Geoff Girardin

I Like Golf Story in Spite of Itself

Geoff Girardin

Golf Story was, for many, a required buy for their Nintendo Switch in 2017. Nice pixel art, paired with the merge of RPG and golf mechanics, made better by wacky, absurdist humor? Golf Story received tons of acclaim. As of this writing, Sidebar Games is enjoying a second surprise release, this time on the Japan eShop.

For me, after I finally left the world of Super Mario Odyssey behind, I downloaded Golf Story. And yes, while I am having a great time driving down fairways and chipping out of bunkers, my joy is in spite the rest of the game.

The actual golf mechanics themselves are wonderful. Check the layout of the hole. Select the corresponding club. Aim around obstacles. Account for wind. Tap a button according to the slider bar to determine power and accuracy. Move on to the next hole. I’ve enjoyed every single time I’ve teed up in Golf Story, whether it was to win a tournament or to thaw out a frozen caddie.

Geoff Girardin

What hasn’t been as enjoyable, I’ll admit, is the rest of the game. Don’t get me wrong, the game looks wonderful from a visual standpoint. The pixel art is lovely, and it’s use of the Joy-Con’s rumble is very welcome. (More games should use the HD Rumble.) Everything is explained well and I’m never confused about what to do. The part if the game that I’m finding to be the weakest is actually the part that we spend the most time with: the story.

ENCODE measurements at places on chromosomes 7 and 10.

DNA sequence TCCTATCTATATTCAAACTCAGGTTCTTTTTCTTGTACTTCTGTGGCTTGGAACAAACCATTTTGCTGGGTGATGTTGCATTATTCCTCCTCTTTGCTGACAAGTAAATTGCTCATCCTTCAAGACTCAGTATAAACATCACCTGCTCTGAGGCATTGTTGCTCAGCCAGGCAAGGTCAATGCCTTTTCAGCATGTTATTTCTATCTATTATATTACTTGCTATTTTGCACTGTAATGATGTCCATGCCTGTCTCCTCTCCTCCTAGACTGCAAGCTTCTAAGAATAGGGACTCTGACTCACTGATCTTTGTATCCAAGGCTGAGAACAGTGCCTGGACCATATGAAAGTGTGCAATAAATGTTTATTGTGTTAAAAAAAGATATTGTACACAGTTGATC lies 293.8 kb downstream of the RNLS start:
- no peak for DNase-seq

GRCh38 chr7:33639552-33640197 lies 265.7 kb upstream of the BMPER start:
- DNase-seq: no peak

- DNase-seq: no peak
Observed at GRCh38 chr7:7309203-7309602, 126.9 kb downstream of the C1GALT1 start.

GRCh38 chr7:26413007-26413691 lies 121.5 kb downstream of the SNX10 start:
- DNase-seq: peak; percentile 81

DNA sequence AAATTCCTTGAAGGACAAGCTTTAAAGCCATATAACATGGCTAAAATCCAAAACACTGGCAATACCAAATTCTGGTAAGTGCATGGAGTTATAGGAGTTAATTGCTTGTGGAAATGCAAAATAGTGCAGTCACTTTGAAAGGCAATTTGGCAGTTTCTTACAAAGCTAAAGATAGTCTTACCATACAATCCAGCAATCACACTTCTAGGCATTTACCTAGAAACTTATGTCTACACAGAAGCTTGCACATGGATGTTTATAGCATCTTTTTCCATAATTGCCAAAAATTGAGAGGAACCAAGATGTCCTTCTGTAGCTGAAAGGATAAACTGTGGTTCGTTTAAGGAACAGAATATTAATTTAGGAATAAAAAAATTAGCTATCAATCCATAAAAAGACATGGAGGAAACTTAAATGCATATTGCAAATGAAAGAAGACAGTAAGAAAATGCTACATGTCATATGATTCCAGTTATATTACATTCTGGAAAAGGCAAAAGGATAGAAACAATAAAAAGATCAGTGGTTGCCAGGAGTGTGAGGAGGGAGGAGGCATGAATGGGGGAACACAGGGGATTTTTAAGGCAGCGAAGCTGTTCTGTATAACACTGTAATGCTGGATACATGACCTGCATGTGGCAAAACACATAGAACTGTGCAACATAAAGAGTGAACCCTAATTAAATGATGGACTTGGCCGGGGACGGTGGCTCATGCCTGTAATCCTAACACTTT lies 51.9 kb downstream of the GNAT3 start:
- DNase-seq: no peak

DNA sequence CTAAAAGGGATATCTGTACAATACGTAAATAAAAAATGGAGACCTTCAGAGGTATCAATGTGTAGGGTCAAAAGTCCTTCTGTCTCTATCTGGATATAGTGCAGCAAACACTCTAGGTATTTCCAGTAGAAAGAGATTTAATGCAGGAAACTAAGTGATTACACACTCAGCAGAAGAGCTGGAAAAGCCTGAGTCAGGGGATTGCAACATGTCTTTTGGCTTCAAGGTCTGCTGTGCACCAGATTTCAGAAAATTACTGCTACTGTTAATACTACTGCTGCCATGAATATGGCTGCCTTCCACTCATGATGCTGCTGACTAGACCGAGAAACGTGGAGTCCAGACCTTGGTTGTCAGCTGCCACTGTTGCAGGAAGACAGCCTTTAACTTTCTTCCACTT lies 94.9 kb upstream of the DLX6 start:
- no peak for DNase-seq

I’m finding it very hard to enjoy anything relating to the plot, characters, dialogue, or humor the game offers. It’s as if there’s too much absurdity, and no straight man to balance everything out. There’s not enough room for the game to breathe. The only time we get a break from the constant dialogue and silliness is when we’re out on the course, silently trying to win a round.

Golf Story begins to feel like it’s choking on its bits. As it rattles off joke after one-off after cutaway, things get too cloudy to stay engaged. I consistently find myself waiting for my next chance to swing, ignoring the text boxes bouncing around the screen.

Geoff Girardin

Tim Rogers of Kotaku once described Golf Story as a “Seinfeld of video games”. But unlike Tim, I don’t wish to hang out in this world. I don’t need the possibility of a bird hiding my balls in a bunker in the middle of a tournament. In fact, if Seinfeld was a show about nothing, I say the same for the plot Golf Story.

The game’s claim of being an RPG does hold true, in the vein of Earthbound or Mega Man Battle Network. And yes, the different side quests you can come across can be entertaining. The problem is they do little but to provide a way to get cash. Eventually, every character is a set piece to guide you to the next story beat.

There are some characters that get too little screen time, and are the right amount of bonkers. Sometimes, a joke lands quite well. But Golf Story can’t seem to decide if its own protagonist is a golf prodigy or just as inept as the rest of the cast. Unfortunately, instead of coming across as a flawed person with technical strengths and social weaknesses, the outlook of him ping-pongs back and forth from conversation to conversation. Jokes that should be quick asides hang for too long, losing the moment they had to be funny, moving into the realm of try-hard.

I’m not saying that everything in Golf Story that isn’t a power slider is bad. But the fact is, the meat of the game is the golf, and that’s where I choose to feast.